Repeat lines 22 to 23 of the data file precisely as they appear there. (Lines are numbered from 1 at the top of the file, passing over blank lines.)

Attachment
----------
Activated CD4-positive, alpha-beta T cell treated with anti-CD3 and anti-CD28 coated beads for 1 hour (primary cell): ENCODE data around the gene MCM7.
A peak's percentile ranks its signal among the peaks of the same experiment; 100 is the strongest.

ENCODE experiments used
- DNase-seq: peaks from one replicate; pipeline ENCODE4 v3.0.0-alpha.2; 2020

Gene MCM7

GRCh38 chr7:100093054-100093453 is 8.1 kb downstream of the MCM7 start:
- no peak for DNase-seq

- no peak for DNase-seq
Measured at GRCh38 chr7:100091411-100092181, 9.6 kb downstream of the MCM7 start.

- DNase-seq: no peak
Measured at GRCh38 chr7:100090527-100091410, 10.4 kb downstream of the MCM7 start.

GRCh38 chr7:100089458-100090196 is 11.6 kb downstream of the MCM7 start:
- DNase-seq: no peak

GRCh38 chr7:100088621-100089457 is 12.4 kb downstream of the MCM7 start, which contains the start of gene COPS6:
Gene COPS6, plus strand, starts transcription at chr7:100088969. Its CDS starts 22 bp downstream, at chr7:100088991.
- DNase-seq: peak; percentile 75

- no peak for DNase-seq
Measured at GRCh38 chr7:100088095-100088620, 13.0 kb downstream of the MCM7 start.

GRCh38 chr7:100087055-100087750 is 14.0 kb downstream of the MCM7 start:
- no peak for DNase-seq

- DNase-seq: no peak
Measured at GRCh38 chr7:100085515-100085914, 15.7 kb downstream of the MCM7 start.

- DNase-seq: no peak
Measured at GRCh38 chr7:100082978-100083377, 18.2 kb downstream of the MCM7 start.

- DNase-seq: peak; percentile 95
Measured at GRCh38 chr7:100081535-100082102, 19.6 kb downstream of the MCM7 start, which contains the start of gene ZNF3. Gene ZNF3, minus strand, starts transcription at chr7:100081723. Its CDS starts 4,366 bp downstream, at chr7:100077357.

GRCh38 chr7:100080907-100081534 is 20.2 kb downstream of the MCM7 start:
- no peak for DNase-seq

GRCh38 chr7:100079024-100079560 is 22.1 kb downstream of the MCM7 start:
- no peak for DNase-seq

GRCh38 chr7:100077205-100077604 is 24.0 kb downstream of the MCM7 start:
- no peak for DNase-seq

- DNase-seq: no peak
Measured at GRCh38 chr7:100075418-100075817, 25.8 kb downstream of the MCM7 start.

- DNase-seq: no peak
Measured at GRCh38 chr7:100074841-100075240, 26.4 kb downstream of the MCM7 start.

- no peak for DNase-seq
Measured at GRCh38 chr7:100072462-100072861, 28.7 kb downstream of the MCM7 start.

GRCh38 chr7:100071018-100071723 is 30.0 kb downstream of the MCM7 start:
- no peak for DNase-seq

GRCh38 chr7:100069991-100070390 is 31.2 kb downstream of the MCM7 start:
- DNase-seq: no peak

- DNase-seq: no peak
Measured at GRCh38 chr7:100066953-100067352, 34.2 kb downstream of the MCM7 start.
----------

Measured at GRCh38 chr7:100085515-100085914, 15.7 kb downstream of the MCM7 start.

- DNase-seq: no peak